Maker of Prince’s Cloud Guitar can continue making replicas after legal battle with estate results in agreement
The maker of Prince‘s Cloud Guitar will be able to continue making and selling replicas after a long legal battle with the artist’s estate resulted in an agreement. READ MORE: Prince’s 10 greatest guitar moments, ranked Dave Rusan, who built the guitar for Prince’s 1984 movie ‘Purple Rain’, told KSTP-TV that the four-year legal battle, […]
Prince with the Cloud Guitar. Credit: Michael Ochs Archives / Stringer / Getty
The maker of Prince‘s Cloud Guitar will be able to continue making and selling replicas after a long legal battle with the artist’s estate resulted in an agreement.
- READ MORE: Prince’s 10 greatest guitar moments, ranked
Dave Rusan, who built the guitar for Prince’s 1984 movie ‘Purple Rain’, told KSTP-TV that the four-year legal battle, which began when the Paisley Park Estate sent a letter to the guitar maker in 2018 ordering him to give up his trademark on the design and cease making Cloud Guitar replicas, ended with the two parties reaching an agreement that will allow Rusan to continue making and selling replicas.
Rusan told the outlet that while the agreement was confidential, it was an amicable one between the two parties. “It doesn’t feel good to have somebody try to tell you what you can and can’t do,” he said, adding that he was glad he and the estate were able to ” come together and both move on.”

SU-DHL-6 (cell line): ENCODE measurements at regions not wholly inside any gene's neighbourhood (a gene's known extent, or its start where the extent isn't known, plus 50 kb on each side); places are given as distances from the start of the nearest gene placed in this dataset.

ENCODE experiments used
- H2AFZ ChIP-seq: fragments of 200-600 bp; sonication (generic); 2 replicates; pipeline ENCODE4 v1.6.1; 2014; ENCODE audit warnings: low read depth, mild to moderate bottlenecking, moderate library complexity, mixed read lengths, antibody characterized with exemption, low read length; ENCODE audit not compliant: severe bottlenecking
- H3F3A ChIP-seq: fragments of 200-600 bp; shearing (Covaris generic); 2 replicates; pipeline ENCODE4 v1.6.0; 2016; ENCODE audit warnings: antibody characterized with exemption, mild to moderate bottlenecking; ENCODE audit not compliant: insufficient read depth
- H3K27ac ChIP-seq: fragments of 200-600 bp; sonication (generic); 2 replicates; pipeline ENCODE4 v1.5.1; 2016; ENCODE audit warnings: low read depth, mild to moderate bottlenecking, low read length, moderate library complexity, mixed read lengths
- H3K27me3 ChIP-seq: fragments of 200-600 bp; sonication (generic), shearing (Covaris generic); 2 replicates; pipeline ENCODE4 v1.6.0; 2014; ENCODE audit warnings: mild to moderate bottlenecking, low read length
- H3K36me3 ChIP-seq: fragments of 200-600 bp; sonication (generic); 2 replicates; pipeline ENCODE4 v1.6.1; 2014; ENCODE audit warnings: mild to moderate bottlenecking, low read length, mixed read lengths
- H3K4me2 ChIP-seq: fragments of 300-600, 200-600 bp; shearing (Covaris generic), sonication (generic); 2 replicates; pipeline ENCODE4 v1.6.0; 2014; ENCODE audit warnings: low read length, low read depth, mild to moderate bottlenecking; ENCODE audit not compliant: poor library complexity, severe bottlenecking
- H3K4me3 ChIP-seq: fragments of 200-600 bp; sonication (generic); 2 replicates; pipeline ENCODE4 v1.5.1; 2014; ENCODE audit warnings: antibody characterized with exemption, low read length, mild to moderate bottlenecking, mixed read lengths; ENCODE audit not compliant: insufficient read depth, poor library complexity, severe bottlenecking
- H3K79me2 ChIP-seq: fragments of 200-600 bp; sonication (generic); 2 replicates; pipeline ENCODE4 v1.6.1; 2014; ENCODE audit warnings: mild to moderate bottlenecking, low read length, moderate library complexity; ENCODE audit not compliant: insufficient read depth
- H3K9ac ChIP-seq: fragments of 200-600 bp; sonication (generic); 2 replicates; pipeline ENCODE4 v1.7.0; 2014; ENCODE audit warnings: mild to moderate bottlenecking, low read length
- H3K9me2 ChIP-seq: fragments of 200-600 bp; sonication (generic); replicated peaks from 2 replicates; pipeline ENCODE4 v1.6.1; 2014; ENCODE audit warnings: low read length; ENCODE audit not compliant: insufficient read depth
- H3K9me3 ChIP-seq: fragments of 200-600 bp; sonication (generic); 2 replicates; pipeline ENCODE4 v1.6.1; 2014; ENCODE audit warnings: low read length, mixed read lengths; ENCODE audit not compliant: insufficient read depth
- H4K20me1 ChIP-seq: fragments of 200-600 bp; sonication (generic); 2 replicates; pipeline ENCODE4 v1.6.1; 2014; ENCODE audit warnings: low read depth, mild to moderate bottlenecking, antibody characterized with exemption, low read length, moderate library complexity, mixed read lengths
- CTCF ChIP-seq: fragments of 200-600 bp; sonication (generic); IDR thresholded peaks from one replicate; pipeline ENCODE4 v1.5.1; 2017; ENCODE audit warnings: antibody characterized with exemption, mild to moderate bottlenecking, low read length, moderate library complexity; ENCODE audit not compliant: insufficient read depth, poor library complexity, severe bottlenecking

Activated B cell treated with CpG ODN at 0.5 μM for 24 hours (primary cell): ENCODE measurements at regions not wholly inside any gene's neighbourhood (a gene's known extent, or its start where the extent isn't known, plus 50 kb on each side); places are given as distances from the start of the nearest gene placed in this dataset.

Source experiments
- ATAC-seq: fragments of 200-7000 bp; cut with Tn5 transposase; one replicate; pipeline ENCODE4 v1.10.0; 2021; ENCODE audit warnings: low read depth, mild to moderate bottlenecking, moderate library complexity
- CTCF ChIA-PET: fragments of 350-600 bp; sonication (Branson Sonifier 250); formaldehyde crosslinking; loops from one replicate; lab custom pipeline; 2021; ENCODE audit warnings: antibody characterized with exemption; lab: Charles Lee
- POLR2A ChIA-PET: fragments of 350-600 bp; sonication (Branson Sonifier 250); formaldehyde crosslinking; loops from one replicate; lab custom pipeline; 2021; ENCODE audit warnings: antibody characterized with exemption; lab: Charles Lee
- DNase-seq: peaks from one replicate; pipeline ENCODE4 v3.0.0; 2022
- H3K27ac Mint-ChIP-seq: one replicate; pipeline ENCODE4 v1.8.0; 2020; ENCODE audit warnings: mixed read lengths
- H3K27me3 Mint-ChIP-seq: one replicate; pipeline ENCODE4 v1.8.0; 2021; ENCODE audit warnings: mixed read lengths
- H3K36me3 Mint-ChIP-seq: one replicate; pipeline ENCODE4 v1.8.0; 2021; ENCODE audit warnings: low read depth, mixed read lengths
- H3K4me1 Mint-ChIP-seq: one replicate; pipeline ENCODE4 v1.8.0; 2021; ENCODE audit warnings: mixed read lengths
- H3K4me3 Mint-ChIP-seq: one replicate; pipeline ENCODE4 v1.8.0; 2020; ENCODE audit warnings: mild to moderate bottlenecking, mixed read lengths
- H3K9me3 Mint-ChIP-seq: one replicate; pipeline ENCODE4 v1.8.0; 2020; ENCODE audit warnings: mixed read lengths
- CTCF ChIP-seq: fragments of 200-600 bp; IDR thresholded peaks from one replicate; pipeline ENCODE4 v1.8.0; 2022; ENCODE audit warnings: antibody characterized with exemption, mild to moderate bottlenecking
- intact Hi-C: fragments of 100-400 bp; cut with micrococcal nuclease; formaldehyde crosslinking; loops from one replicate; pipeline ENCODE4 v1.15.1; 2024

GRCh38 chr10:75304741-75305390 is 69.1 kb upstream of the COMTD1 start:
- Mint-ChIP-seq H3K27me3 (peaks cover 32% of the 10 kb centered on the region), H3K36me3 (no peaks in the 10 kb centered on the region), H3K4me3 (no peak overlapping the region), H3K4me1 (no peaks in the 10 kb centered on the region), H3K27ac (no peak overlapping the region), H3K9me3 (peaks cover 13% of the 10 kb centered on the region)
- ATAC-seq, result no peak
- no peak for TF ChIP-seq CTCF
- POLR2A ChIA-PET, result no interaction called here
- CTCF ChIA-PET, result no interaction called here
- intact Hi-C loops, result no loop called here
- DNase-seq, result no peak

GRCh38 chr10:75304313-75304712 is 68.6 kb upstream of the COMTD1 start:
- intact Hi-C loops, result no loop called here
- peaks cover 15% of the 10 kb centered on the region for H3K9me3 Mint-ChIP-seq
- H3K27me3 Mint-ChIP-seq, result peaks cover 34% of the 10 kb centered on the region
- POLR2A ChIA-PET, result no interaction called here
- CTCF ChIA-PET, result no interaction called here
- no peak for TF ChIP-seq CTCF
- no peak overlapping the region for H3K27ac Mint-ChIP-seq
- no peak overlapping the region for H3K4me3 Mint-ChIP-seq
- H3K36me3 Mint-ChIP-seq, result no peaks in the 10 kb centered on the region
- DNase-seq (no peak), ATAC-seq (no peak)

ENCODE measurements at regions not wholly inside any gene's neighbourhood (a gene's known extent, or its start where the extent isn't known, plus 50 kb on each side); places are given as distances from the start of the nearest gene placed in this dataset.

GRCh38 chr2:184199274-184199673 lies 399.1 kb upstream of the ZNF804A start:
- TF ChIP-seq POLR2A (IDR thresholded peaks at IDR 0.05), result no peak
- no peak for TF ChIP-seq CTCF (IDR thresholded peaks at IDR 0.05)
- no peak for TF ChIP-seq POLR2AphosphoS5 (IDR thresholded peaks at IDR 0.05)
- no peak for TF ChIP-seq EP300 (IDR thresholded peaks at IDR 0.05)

The Paisley Park Estate did not return the outlet’s request for comment.
Prince and The Revolution: Live was recently released on 6 June as a 3-LP vinyl, 2-CD/Blu-Ray or via streaming in Dolby Atmos, and features Prince’s exhilarating 1985 Syracuse show remastered in all its glory. In a nine-and-a-half star review, Guitar.com called the live album “undeniably the most complete document of the impact that Prince and his Revolution compatriots: Wendy, Lisa, BrownMark, Bobby Z and Dr Fink, could have on a crowd.”
In other recent Prince news, unearthed unseen archival footage of an 11-year-old Prince voicing his support for public school teachers on strike was unearthed by journalists in Minneapolis. Upon combing through old archival footage, Matt Liddy, the production manager for WCCO ran across a familiar face and the reporters at the station reached out to an old schoolmate and childhood friend of Prince’s, Terrance Jackson, who also performed with Prince in his first band, Grand Central, to confirm it was indeed Prince.
“That is Prince! Standing right there with the hat on, right? That’s Skipper [Prince’s childhood nickname]! Oh my God!”, Jackson told the reporters, adding that the late artist was already playing guitar and keys then.